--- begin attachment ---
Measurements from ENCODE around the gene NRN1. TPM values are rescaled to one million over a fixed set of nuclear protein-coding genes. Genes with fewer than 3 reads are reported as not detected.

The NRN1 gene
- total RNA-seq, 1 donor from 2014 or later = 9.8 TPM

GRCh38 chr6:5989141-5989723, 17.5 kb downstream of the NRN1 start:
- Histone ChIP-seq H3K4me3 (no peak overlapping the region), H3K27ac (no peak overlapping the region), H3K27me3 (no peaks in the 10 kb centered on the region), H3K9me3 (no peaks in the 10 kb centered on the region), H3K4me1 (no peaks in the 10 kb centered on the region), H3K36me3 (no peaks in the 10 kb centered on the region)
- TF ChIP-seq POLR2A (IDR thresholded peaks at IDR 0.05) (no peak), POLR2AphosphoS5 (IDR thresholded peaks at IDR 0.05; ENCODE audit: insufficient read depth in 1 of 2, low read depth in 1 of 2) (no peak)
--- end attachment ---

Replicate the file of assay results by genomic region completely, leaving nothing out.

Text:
Measurements from ENCODE around the gene NRN1. TPM values are rescaled to one million over a fixed set of nuclear protein-coding genes. Genes with fewer than 3 reads are reported as not detected.

The NRN1 gene
- total RNA-seq, 1 donor from 2014 or later = 9.8 TPM

GRCh38 chr6:5989141-5989723, 17.5 kb downstream of the NRN1 start:
- Histone ChIP-seq H3K4me3 (no peak overlapping the region), H3K27ac (no peak overlapping the region), H3K27me3 (no peaks in the 10 kb centered on the region), H3K9me3 (no peaks in the 10 kb centered on the region), H3K4me1 (no peaks in the 10 kb centered on the region), H3K36me3 (no peaks in the 10 kb centered on the region)
- TF ChIP-seq POLR2A (IDR thresholded peaks at IDR 0.05) (no peak), POLR2AphosphoS5 (IDR thresholded peaks at IDR 0.05; ENCODE audit: insufficient read depth in 1 of 2, low read depth in 1 of 2) (no peak)